Gesa H.-M. Bertrang, Sebastian Wolf, and Himadri S. Das
Context. The role of magnetic fields in the star formation process is a contentious matter of debate. In particular, no clear observational proof exists of a general influence by magnetic fields during the initial collapse of molecular clouds.
Aims: Our aim is to examine magnetic fields and their influence on a wide range of spatial scales in low-mass star-forming regions.
Methods: We trace the large-scale magnetic field structure on scales of 10^3-10^5 AU in the local environment of Bok globules through optical and near-infrared polarimetry and combine these measurements with existing submillimeter measurements, thereby characterizing the small-scale magnetic field structure on scales of 10^2-10^3 AU.
Results: For the first time, we present polarimetric observations in the optical and near-infrared of the three Bok globules B335, CB68, and CB54, combined with archival observations in the submillimeter and the optical. We find a significant polarization signal (P >= 2%, P/σP > 3) in the optical and near-infrared for all three globules. Additionally, we detect a connection between the structure on scales of 10^2-10^3 AU to 10^3-10^4 AU for both B335 and CB68. Furthermore, for CB54, we trace ordered polarization vectors on scales of ~10^5 AU. We determine a magnetic field orientation that is aligned with the CO outflow in the case of CB54, but nearly perpendicular to the CO outflow for CB68. For B335 we find a change in the magnetic field oriented toward the outflow direction, from the inner core to the outer regions.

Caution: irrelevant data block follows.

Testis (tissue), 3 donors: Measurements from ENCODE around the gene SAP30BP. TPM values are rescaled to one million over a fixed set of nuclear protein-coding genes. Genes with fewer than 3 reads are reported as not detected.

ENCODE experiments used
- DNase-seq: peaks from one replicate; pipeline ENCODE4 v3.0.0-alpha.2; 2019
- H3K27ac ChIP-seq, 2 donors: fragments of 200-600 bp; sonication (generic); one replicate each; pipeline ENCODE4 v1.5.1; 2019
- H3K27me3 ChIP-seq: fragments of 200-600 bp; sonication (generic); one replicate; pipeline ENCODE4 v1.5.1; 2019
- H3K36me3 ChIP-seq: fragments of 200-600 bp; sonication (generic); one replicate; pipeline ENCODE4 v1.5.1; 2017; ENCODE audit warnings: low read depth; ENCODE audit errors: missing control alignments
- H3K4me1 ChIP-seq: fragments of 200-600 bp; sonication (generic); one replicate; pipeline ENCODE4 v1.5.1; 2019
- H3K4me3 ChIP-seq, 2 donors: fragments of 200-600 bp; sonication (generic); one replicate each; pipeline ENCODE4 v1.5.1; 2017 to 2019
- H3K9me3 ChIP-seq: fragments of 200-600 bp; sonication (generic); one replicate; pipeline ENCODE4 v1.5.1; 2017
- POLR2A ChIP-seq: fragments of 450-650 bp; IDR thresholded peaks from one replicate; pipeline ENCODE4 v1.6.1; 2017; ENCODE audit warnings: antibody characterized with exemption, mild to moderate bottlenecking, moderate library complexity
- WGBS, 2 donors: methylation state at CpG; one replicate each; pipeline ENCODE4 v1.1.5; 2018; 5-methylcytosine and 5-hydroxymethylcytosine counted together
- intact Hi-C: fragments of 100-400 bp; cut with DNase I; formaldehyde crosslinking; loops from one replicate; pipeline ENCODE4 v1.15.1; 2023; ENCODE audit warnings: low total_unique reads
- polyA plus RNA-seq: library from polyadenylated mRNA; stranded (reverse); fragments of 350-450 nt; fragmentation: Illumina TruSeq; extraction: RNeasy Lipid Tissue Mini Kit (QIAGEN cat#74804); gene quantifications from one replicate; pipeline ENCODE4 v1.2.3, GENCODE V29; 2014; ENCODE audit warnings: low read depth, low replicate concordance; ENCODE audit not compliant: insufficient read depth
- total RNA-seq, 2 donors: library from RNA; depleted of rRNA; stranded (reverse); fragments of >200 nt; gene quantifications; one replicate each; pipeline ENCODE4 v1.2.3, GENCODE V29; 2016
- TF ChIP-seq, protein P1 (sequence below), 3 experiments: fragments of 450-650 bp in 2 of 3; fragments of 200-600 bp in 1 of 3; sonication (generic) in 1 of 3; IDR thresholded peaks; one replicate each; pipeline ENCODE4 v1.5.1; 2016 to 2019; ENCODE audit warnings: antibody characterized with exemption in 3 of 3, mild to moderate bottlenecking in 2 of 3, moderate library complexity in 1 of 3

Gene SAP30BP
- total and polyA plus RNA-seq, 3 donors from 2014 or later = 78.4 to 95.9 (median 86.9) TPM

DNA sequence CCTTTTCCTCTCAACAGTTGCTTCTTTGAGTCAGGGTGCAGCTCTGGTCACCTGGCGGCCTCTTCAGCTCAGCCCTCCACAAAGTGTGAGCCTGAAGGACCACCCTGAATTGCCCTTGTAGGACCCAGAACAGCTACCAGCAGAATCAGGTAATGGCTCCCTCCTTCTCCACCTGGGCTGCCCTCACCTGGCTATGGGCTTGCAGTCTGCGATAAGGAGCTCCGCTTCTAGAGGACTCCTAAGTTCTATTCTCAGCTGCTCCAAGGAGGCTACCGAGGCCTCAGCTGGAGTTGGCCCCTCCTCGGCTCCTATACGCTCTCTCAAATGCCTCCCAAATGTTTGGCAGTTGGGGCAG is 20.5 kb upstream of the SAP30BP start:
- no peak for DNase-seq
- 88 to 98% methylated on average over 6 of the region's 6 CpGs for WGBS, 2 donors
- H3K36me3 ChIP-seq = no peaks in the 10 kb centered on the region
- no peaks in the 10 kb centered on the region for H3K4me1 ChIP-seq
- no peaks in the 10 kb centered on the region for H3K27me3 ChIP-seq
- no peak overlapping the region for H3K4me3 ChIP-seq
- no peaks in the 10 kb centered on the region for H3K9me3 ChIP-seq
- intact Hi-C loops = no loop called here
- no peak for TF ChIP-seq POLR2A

Conclusions: We find strongly aligned polarization vectors that indicate dominant magnetic fields on a wide range of spatial scales.